The function 6 may obtain all its data for producing the credential attribute property value from external of the certificate.
Thus, the function within the certificate can operate automatically to produce a credential attribute property which can vary over time an dynamically according to external data. A certification authority need not be involved in the variation of the credential attribute property after issue, though optionally they may be.
The digital certificate may, optionally, be encrypted.
The reader's attention is directed to all papers and documents which are filed concurrently with or previous to this specification in connection with this application and which are open to public inspection with this specification, and the contents of all such papers and documents are incorporated herein by reference.
All of the features disclosed in this specification (including any accompanying claims, abstract and drawings), and/or all of the steps of any method or process so disclosed, may be combined in any combination, except combinations where at least some of such features and/or steps are mutually exclusive.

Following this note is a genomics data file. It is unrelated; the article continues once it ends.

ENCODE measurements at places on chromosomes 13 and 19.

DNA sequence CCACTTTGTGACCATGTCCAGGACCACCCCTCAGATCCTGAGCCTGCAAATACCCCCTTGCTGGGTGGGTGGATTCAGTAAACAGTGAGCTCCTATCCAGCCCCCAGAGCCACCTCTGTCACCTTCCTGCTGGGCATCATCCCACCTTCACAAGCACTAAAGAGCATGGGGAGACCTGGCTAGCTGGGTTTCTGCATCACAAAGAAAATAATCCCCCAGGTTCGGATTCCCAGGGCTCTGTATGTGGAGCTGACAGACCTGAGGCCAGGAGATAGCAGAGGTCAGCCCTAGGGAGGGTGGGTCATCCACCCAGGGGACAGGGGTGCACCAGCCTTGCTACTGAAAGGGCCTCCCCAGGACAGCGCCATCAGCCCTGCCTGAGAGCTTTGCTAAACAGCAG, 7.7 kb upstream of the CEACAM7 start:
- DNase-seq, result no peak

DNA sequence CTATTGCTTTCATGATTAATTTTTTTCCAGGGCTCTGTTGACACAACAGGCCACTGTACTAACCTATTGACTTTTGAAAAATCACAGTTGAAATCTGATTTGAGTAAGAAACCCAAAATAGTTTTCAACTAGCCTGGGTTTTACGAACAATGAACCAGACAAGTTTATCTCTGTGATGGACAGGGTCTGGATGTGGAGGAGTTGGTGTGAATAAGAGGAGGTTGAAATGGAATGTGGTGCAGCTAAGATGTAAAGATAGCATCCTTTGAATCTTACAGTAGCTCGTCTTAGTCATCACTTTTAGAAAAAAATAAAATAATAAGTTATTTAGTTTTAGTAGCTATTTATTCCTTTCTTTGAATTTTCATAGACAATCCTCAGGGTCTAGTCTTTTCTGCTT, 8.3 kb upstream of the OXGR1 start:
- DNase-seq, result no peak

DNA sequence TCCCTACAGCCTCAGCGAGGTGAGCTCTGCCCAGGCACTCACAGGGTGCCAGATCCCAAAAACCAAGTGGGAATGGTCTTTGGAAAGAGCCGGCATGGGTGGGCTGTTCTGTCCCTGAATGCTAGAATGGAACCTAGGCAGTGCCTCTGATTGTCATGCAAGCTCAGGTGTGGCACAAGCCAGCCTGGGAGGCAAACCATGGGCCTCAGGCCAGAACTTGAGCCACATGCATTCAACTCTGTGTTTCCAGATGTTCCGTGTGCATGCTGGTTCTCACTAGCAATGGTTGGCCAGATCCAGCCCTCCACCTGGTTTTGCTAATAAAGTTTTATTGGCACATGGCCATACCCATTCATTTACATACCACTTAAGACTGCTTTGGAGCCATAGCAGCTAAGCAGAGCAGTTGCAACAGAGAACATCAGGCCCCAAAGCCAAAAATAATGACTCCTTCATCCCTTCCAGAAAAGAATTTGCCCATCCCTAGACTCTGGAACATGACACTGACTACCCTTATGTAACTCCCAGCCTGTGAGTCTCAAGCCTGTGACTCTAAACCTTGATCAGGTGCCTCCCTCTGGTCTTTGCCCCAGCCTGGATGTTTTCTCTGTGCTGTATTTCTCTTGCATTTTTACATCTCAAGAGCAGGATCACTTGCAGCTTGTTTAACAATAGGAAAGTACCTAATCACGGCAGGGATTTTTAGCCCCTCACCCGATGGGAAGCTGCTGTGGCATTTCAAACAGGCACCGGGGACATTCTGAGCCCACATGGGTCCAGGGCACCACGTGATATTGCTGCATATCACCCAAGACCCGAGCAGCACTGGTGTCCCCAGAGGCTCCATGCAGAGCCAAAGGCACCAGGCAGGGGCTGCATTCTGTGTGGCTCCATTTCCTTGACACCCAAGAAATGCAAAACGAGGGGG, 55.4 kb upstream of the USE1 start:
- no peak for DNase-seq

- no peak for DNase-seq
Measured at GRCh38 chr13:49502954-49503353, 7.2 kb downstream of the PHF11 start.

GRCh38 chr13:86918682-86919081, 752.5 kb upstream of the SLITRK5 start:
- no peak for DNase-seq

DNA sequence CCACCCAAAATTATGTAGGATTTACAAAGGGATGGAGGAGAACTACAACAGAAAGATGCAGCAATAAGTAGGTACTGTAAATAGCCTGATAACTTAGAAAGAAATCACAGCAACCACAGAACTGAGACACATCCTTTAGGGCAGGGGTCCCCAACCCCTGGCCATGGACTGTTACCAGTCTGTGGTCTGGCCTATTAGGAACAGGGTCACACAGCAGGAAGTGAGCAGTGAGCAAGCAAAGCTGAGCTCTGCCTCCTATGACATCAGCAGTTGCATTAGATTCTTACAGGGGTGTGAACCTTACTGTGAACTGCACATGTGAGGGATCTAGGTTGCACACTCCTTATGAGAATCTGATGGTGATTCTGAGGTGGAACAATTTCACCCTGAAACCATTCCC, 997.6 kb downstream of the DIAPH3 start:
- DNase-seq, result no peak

Each feature disclosed in this specification (including any accompanying claims, abstract and drawings), may be replaced by alternative features serving the same, equivalent or similar purpose, unless expressly stated otherwise. Thus, unless expressly stated otherwise, each feature disclosed is one example only of a generic series of equivalent or similar features.
The invention is not restricted to the details of the foregoing embodiment(s). The invention extend to any novel one, or any novel combination, of the features disclosed in this specification (including any accompanying claims, abstract and drawings), or to any novel one, or any novel combination, of the steps of any method or process so disclosed.
|Cited Patent||Filing date||Publication date||Applicant||Title|
|US5311591 *||Jun 3, 1993||May 10, 1994||Fischer Addison M||Computer system security method and apparatus for creating and using program authorization information data structures|
|US5412717 *||May 15, 1992||May 2, 1995||Fischer; Addison M.||Computer system security method and apparatus having program authorization information data structures|
|US5579479||Oct 3, 1994||Nov 26, 1996||Plum Hall Inc.||Computer software licensing authentication method and apparatus|
|US5659616 *||Jul 16, 1996||Aug 19, 1997||Certco, Llc||Method for securely using digital signatures in a commercial cryptographic system|
|US5877485||Jan 24, 1997||Mar 2, 1999||Symbol Technologies, Inc.||Statistical sampling security methodology for self-scanning checkout system|